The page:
Lessons in trust
I’ve had a real lesson in trust this week and letting go of my “control freak” tendencies.
Since being in Vietnam on my great life swap experiment I’ve been used to getting around the frantic Saigon traffic on the back of a motorbike via Grab, a company that works like Uber but offers various modes of transportation including motor bikes.
If you haven’t been on the back of a bike in Saigon, it feels kind of like you’re in the middle of a swarm of bees, with bikes coming at you from all sides and a constant hum of motorbikes surrounding you. I’ve grown accustomed to that now.
Despite what you may think, I’m not really that adventurous, I have a strong sense of my own mortality and my life preservation is strong so getting on the back of a bike initially filled me with dread (but shhh, don’t tell anyone my little secret). Anyway, I got over the whole bike in crazy traffic scenario and am now quite used to zipping all over the place.
But this past week my Grab driver switched it up a notch.
It started raining on the streets of Ho Chi Minh, and when it rains here, it’s torrential, so as the first drops began to fall, my Grab driver pulls over and motions to me that we need to put our jackets on. After cloaking up, we hop back on the bike. But the thing is his wet weather gear is a two-person cover, so after I’m comfortably back in the saddle he pops the cover over my head.
So there I sat for the next 10 minutes driving through the streets of Ho Chi Minh, with my head bowed, hunched beneath a rain cover. I couldn’t see a thing, other than the road beneath my feet. But all around me I could hear the buzzing of the traffic.
And you know what? I stayed calm the whole time. I silenced the control freak inside of me and just allowed myself to go with the experience. Eventually the rain cleared up and he pulled over to ask me for directions. Luckily I’m such a local now I knew where we were and even knew how to get home.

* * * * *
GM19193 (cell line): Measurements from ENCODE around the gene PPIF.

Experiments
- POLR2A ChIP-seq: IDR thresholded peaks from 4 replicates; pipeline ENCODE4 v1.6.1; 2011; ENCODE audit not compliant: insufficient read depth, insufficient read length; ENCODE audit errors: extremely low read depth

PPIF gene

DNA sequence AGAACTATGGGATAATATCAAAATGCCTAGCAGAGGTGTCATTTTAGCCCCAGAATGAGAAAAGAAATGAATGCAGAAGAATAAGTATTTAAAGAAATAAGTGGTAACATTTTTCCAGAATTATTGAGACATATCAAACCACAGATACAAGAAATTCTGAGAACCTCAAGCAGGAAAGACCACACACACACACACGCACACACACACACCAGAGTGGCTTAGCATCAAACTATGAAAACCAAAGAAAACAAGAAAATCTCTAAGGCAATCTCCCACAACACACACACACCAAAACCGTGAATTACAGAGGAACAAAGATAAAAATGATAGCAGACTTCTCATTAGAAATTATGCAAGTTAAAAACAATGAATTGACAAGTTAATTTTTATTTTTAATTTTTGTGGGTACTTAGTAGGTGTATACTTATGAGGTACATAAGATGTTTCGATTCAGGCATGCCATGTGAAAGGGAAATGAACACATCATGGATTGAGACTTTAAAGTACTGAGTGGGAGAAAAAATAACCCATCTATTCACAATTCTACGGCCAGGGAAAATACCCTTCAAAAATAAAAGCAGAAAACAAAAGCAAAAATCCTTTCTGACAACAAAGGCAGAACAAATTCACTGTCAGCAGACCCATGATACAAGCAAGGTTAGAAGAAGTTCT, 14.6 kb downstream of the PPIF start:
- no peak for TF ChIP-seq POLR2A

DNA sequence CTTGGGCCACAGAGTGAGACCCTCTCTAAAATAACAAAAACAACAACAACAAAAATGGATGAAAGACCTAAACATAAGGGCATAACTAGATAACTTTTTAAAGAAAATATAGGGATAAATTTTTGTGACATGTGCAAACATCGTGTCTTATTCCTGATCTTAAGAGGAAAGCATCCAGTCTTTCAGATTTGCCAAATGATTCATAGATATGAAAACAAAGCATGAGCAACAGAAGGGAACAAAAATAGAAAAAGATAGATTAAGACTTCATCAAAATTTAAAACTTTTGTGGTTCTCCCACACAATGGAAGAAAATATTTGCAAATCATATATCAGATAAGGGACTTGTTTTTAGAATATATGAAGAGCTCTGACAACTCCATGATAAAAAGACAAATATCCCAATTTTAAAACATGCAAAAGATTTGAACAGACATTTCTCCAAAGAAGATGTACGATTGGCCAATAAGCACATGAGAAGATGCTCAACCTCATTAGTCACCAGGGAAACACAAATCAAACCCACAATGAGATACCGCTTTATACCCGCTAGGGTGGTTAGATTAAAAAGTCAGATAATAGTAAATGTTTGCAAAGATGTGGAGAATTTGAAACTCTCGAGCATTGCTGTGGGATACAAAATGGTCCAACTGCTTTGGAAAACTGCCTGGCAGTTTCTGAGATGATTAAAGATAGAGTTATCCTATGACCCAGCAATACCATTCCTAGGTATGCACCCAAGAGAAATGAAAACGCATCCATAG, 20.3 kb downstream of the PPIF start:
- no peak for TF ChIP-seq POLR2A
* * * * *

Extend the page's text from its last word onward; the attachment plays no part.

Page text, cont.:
I could tell you that that was the highlight of my week, but it actually wasn’t. You see I was invited to a wedding and a housewarming party last weekend, both of which involved karaoke. And I was also invited to my former Vietnam tour guide’s house for dinner with his family.
I was spoilt on all counts. The food at all three was amazing, of course. This is Vietnam after all. There were about 400 people at the wedding, which started with a live performance by two dancers. The bride and groom never actually got to sit down, they walked from table to table while we all ate a seven course meal. There was a band, and then karaoke.
The following day I went to my current housemate’s parents housewarming party. There were about 30 of us at the housewarming and after a hearty lunch, which seemed never-ending, out came the microphone for some more karaoke.
On Sunday night Laki, my former tour guide, sent a Grab car to pick me up (it was raining, again!) to take me to his house on the other side of town. His wife and in-laws had prepared an absolute feast of seafood, salad, a hotpot. The food was amazing. There was no karaoke, though the neighbour was definitely singing into a microphone when I walked past…
But the thing with each of these events was not so much the food – as good as it all was – it was that feeling of being made to feel welcome and like part of the family on each occasion. Not everyone at any of the functions spoke English, and beyond hello, thankyou and oh my God, I don’t speak any Vietnamese, but everyone made sure I was comfortable and felt included.
And ensured I got to experience the true local culture of Vietnam. So whether it’s learning lessons in trust on the back of a bike or celebrating milestone events, I’m getting to experience everything that Ho Chi Minh has to offer.